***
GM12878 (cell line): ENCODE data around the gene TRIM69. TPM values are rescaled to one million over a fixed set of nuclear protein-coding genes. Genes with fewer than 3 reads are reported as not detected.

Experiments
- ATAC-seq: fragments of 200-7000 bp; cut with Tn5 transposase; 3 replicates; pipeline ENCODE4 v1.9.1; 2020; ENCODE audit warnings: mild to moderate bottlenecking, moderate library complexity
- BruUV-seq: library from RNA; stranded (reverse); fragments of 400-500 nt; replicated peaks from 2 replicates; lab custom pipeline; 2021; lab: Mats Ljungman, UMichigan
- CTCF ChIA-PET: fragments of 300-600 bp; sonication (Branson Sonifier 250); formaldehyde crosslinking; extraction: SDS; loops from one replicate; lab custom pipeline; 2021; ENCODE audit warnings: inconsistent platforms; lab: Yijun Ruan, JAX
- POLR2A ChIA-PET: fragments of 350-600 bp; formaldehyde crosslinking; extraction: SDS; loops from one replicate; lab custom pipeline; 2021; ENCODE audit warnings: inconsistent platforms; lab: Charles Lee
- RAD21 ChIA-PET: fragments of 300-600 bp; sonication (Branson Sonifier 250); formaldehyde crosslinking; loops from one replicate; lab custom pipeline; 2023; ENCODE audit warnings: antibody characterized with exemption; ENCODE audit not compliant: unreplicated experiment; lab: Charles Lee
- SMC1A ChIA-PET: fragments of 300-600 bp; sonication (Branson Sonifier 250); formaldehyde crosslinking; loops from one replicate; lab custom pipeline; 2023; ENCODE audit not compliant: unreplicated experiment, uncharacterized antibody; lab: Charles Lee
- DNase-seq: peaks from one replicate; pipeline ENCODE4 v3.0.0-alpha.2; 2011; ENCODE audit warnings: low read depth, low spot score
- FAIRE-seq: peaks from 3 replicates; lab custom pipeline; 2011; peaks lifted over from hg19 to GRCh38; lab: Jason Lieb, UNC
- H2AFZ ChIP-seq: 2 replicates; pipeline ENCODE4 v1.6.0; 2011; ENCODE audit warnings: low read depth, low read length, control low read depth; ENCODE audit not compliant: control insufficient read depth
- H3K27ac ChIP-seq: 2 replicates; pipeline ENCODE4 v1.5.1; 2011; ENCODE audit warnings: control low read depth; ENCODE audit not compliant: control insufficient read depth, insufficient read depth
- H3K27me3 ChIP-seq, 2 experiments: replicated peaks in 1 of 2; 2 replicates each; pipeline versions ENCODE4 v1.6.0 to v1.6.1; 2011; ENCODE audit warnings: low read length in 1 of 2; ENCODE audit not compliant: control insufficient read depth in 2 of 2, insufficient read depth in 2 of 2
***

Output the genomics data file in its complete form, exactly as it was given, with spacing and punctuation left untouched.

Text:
GM12878 (cell line): ENCODE data around the gene TRIM69. TPM values are rescaled to one million over a fixed set of nuclear protein-coding genes. Genes with fewer than 3 reads are reported as not detected.

Experiments
- ATAC-seq: fragments of 200-7000 bp; cut with Tn5 transposase; 3 replicates; pipeline ENCODE4 v1.9.1; 2020; ENCODE audit warnings: mild to moderate bottlenecking, moderate library complexity
- BruUV-seq: library from RNA; stranded (reverse); fragments of 400-500 nt; replicated peaks from 2 replicates; lab custom pipeline; 2021; lab: Mats Ljungman, UMichigan
- CTCF ChIA-PET: fragments of 300-600 bp; sonication (Branson Sonifier 250); formaldehyde crosslinking; extraction: SDS; loops from one replicate; lab custom pipeline; 2021; ENCODE audit warnings: inconsistent platforms; lab: Yijun Ruan, JAX
- POLR2A ChIA-PET: fragments of 350-600 bp; formaldehyde crosslinking; extraction: SDS; loops from one replicate; lab custom pipeline; 2021; ENCODE audit warnings: inconsistent platforms; lab: Charles Lee
- RAD21 ChIA-PET: fragments of 300-600 bp; sonication (Branson Sonifier 250); formaldehyde crosslinking; loops from one replicate; lab custom pipeline; 2023; ENCODE audit warnings: antibody characterized with exemption; ENCODE audit not compliant: unreplicated experiment; lab: Charles Lee
- SMC1A ChIA-PET: fragments of 300-600 bp; sonication (Branson Sonifier 250); formaldehyde crosslinking; loops from one replicate; lab custom pipeline; 2023; ENCODE audit not compliant: unreplicated experiment, uncharacterized antibody; lab: Charles Lee
- DNase-seq: peaks from one replicate; pipeline ENCODE4 v3.0.0-alpha.2; 2011; ENCODE audit warnings: low read depth, low spot score
- FAIRE-seq: peaks from 3 replicates; lab custom pipeline; 2011; peaks lifted over from hg19 to GRCh38; lab: Jason Lieb, UNC
- H2AFZ ChIP-seq: 2 replicates; pipeline ENCODE4 v1.6.0; 2011; ENCODE audit warnings: low read depth, low read length, control low read depth; ENCODE audit not compliant: control insufficient read depth
- H3K27ac ChIP-seq: 2 replicates; pipeline ENCODE4 v1.5.1; 2011; ENCODE audit warnings: control low read depth; ENCODE audit not compliant: control insufficient read depth, insufficient read depth
- H3K27me3 ChIP-seq, 2 experiments: replicated peaks in 1 of 2; 2 replicates each; pipeline versions ENCODE4 v1.6.0 to v1.6.1; 2011; ENCODE audit warnings: low read length in 1 of 2; ENCODE audit not compliant: control insufficient read depth in 2 of 2, insufficient read depth in 2 of 2